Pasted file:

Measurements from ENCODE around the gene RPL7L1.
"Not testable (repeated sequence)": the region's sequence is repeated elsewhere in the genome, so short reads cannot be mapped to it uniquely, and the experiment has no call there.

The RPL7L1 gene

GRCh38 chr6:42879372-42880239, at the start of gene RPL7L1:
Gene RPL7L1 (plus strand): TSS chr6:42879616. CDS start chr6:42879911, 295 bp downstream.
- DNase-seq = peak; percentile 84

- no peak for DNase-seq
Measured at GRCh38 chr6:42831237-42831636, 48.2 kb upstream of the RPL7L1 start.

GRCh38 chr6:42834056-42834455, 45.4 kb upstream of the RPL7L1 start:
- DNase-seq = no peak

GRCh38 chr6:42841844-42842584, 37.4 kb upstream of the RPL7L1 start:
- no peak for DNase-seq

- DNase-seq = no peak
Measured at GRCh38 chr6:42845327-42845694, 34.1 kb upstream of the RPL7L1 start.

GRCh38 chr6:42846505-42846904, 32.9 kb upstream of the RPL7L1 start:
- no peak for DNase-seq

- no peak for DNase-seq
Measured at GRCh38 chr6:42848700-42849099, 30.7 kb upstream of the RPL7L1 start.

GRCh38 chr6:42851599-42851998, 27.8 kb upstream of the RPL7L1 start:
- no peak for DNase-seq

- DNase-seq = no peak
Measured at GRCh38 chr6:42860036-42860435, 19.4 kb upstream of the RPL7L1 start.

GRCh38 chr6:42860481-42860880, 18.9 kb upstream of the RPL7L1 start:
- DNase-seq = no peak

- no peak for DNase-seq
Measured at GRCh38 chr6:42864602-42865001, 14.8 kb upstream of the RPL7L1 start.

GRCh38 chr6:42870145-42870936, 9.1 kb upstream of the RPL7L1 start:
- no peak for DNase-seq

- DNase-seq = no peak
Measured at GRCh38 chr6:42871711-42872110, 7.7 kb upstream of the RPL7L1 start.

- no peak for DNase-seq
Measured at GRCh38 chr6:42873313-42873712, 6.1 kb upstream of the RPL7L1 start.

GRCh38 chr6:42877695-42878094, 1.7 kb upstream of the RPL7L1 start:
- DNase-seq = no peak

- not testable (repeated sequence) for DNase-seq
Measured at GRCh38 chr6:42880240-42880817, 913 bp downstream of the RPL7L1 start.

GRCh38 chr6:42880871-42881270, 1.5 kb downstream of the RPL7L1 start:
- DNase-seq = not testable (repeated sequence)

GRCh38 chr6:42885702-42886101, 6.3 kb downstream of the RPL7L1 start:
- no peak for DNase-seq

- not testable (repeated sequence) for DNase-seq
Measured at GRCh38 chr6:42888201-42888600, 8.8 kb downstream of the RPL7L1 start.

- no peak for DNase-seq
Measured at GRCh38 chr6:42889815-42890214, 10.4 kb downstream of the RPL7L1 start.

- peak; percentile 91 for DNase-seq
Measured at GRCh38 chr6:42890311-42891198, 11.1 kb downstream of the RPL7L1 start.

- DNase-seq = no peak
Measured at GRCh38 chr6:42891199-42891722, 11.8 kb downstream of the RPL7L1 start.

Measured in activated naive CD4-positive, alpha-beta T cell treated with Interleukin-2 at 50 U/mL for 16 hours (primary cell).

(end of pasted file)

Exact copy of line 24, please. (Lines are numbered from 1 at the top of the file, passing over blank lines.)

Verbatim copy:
- DNase-seq = no peak